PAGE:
UPDATE:  I do need to credit the “No Guns = No Money” Facebook page for the image, and the whole “getting a movement rolling” thing.   Check out the page, and support them and, most importantly, the goal.

ABM: Wrong About Minnesota

I haven’t had the time to do as much in the way of digging into the DFL ad machine this cycle as in some past cycles.  It’s been a crazy summer.

Fortunately, Bill Glahn is on patrol

Glahn takes apart one of the latest flight of anti-Johnson ads from the Alliance for a Better Minnesota – the attack PR firm funded by liberal plutocrats that has run toxic sleaze campaigns against every Republican to run for office in Minnesota in the past eight years or so. 

ABM’s ads have been punctilious about punching up the phrase “Tea Party” in their ads, especially about Johnson, this cycle – even though Johnson is not especially identified with the Tea Party.  Glahn reaches one of the same observations I do:

Apparently the pejorative “Tea Party Republican” must test particularly well with low information voters. Or, perhaps its use in the ad is a sign the Democrats are concerned about turning out their base in an off-year election.

The Democrats have spent millions this past five years, trying to turn “Tea Party” into a pejorative.  If you go by what you hear in the media, it’s worked. If you go by election and polling results in red and reddish-purple states, it hasn’t.   Minnesota?  Well, the 2010 gubernatorial election showed Minnesota has 8,000 more low-information voters (along with Duplicate-Americans, Fictional-Americans and Deceased-Americans) than smart ones.  It might be a winning strategy. 

It might also show that that’s the best they can do; sputtering “Tea Partier” may be the “lowest blow” they think they can come up with. 

Anyway – the ad.  Like everything ABM puts out, it’s got an assortment of outright lies, and factoids stretched so far out of context as to be devoid of truth: 

Ms. Livermore [a "classroom teacher"] makes the dubious claim that Johnson “cut education by over $500 million” back in 2003, and then gave that money to corporations in 2005. Keep in mind that a similar ABM ad was judged “Misleading” by Minnesota Public Radio (of all places) for making those exact same claims. [The bill Johnson voted for in 2003 actually increased (rather than cut) public school spending.]

As always with ABM, though, there’s a level of stuff they don’t tell the voter (emphasis added):

No, the real lie in the ad comes from the “appeal to authority” of having an ordinary “classroom teacher” attack Johnson’s education policy. According to her LinkedIn profile, Ms. Livermore served on the governing board of the teachers’ union Education Minnesota from 2004 to 2007. [By the way, she spells the word “education” incorrectly on her profile.]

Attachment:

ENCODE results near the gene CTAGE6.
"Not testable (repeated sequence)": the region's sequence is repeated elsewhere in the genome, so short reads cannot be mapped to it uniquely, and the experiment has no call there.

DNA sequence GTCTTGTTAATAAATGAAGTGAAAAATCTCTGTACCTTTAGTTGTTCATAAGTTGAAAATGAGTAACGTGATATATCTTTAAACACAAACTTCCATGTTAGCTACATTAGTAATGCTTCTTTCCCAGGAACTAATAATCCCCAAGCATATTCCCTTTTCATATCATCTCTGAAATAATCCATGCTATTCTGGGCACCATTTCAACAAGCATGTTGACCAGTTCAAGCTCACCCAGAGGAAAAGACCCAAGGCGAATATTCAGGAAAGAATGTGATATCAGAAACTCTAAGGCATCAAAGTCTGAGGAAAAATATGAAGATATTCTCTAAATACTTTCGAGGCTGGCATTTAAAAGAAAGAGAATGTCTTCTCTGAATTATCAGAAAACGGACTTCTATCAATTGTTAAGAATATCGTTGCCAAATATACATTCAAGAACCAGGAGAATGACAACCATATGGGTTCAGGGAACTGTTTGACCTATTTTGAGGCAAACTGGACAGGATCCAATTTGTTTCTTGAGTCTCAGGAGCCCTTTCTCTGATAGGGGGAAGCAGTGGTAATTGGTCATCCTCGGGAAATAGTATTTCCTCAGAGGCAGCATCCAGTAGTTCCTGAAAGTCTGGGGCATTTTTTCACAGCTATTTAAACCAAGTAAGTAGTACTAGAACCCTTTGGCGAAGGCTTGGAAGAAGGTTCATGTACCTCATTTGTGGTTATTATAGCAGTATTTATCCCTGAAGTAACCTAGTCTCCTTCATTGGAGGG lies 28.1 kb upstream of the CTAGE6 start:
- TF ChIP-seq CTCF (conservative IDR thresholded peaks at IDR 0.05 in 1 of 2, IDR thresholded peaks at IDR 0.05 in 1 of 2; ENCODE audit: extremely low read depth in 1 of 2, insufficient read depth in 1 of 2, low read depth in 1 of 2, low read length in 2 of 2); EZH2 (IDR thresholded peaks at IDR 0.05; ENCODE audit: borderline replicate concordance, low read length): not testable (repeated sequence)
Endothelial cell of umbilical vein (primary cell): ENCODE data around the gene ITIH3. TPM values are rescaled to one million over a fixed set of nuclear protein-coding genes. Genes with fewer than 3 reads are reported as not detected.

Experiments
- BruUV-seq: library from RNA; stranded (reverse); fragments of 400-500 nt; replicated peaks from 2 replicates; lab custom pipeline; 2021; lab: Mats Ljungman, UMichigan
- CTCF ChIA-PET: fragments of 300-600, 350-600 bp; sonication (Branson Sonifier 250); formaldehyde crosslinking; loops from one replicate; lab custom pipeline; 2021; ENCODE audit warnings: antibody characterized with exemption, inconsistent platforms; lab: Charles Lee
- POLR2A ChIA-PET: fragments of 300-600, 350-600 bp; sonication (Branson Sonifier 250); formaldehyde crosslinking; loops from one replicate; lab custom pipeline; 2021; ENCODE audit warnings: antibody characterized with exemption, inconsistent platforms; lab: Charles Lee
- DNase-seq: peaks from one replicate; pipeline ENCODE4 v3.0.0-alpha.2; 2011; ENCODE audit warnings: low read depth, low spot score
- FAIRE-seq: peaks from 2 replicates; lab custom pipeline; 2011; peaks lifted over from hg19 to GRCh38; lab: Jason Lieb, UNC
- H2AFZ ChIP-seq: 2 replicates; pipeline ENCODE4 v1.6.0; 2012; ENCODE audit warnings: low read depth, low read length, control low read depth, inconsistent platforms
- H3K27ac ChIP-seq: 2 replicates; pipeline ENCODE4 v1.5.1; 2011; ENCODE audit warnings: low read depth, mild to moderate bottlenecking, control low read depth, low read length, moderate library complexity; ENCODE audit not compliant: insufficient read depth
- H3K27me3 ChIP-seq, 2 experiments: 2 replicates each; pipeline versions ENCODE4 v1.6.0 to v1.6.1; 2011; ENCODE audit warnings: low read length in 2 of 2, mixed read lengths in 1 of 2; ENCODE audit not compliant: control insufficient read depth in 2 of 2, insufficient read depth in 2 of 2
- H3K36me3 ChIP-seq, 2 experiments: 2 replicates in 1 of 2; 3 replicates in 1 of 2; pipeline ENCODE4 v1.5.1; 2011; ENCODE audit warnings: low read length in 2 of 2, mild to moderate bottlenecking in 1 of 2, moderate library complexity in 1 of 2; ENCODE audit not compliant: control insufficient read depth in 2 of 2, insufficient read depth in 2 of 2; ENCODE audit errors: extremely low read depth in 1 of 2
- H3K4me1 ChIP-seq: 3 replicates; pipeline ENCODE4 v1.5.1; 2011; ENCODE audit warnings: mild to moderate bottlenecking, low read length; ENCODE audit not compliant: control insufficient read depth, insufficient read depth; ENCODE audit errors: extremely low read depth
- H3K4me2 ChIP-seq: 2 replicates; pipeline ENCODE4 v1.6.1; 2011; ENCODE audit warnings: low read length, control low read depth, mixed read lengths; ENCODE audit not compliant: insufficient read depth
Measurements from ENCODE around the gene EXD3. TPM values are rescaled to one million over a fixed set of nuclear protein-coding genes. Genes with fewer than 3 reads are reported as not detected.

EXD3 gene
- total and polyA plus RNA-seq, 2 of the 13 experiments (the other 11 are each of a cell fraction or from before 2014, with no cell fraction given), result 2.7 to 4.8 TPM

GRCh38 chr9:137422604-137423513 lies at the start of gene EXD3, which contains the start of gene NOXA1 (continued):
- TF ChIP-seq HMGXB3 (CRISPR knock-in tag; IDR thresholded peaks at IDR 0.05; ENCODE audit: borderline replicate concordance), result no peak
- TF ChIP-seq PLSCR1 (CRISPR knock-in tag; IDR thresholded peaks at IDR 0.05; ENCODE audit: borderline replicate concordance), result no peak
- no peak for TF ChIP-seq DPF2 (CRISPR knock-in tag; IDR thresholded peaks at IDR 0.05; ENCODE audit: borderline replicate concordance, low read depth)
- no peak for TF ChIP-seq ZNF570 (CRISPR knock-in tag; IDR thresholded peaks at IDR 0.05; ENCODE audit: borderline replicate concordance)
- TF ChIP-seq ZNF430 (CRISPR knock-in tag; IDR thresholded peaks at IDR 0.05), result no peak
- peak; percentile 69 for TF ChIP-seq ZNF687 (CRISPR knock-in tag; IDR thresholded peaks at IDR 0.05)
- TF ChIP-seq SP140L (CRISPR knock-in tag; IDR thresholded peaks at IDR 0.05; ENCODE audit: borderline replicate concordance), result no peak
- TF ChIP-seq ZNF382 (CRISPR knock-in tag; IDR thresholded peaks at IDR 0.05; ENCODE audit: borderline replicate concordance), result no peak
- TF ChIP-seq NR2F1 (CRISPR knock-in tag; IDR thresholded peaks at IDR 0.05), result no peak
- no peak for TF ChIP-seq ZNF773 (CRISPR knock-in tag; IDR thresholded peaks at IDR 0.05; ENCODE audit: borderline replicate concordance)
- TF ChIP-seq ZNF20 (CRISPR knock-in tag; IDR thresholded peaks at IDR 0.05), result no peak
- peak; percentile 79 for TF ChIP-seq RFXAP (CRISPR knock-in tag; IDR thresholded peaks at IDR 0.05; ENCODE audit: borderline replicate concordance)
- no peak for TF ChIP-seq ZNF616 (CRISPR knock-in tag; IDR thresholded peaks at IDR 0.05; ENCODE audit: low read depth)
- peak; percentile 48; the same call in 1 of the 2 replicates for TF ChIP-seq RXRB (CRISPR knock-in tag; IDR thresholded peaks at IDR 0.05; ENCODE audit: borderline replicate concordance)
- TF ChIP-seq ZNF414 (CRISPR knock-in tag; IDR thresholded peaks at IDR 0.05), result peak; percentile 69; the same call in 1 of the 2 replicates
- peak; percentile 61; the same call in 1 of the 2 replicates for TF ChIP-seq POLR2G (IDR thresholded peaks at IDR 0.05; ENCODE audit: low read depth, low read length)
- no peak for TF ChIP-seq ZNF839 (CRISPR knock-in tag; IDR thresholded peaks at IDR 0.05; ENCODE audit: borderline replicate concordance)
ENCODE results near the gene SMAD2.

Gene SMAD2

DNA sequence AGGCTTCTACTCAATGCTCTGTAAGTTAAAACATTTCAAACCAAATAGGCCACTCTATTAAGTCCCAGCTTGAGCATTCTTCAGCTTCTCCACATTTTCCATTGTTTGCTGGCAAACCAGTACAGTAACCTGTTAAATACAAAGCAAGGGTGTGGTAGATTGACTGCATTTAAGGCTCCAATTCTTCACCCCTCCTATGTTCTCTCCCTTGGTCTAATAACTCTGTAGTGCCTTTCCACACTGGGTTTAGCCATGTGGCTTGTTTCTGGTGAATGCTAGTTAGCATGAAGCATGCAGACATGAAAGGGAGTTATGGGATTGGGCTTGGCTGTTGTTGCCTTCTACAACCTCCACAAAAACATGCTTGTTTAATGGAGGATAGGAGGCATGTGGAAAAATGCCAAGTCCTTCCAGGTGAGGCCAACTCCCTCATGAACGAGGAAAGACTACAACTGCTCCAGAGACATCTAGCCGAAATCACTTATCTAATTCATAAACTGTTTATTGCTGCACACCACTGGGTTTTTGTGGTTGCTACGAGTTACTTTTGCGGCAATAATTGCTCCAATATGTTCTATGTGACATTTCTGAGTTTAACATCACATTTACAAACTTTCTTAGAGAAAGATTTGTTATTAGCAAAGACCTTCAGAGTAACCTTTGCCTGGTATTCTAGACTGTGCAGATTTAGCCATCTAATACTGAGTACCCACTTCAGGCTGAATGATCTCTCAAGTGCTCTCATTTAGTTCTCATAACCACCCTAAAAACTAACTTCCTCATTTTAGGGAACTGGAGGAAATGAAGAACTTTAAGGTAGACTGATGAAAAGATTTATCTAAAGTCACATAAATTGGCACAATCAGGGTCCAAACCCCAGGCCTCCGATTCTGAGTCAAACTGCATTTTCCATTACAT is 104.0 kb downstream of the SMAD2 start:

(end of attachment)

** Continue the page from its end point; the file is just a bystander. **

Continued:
Although her service to the state teachers’ union may have given her some familiarity with decade-ago state legislation, it doesn’t exactly qualify her as a garden-variety “classroom teacher.” “Former union official attacks Republican,” just doesn’t have the same ring. Funny thing, the viewer is never informed of Livermore’s connection to the union, who happens to be the largest donor to Democrat campaigns in the state.  

And to be fair to ABM, why should the viewer be informed of this?  The campaign isn’t about informing voters.  It’s about framing the opposition, just like Saul Alinksky taught them to.

When Seconds Count

When Michael Bloomberg (and all of that money of his) entered the anti-gun market, some of us worried that all of those Jacksons would bring a new air of professionalism to the anti-human-rights movement. 

And in some ways it has.

But in others?

Just saying – this video by “Everytown for Grabbing Guns” pretty much underscores exactly the points we shooters have been making all along:

When seconds count, the police are minutes away. 

If the improbably cute mom had had the means to deal with the inevitably evil ex, the police would just need to clean up the mess.

My Apologies To Heather Martens

To: Heather Martens
From: Mitch Berg, Your Longtime Nemesis
Re:  Apology

Ms. Martens,

For most of the past decade and change, I’ve been running down your accuracy, your knowledge of Second Amendment issues, and the extent to which you confused “purchased lobbying power” with “fact”.  Whenever you’ve opened your mouth about anything gun-related, I’ve snickered, comparing  your command of logic and fact with, say, Jessica Simpson or Jeanne Kasem.

But Rolling Stone’s Krystyn Gwynne has certainly qualified for a job on “Protect MN”‘s executive committee. 

That is all.

ABM Flies Above That Circling Fin

SCENE:  In the office of “Governor” Mark Dayton, at the Minnesota State Capital.  Carrie LUCKING, Executive Director of “Alliance For A Better Minnesota”, is sitting at a large, mahogany desk.  She is leaning back, feet up on the desk, looking idly upward at the paintings and carvings that decorate the ornate office in the classical romanesque structure. 

Across from her is a larger, more ornate mahogany desk.  The nameplate says “Alida Messinger”; it shows signs of being only intermittently occupied. 

A knock is heard on a door leading to a small closet (off right).  LUCKING barely stirs. 

LUCKING:  What?

GOVERNOR MARK DAYTON (dimly heard through door):  Can I go to the bathroom?

LUCKING:  Go.

(DAYTON opens closet door, walked quickly, shoulders hunched through the door to the left, as Hannah UNDERLING, a staff assistant, walks in)

UNDERLING:  Er, Miss Lucking?  House Minority Leader Daudt is calling for hearings on MNSure.

LUCKING:  Put out a press release calling him “extreme”.

(UNDERLING makes a note). 

That’ll be all. 

(UNDERLING leaves). 

(Time passes.  LUCKING indolently pecks a message into her cell phone, until T. Giles HUMID, a highly trained puppeteer and member of the Governor’s staff, enters the room).

HUMID:  Er, Carrie…

(LUCKING clears her throat)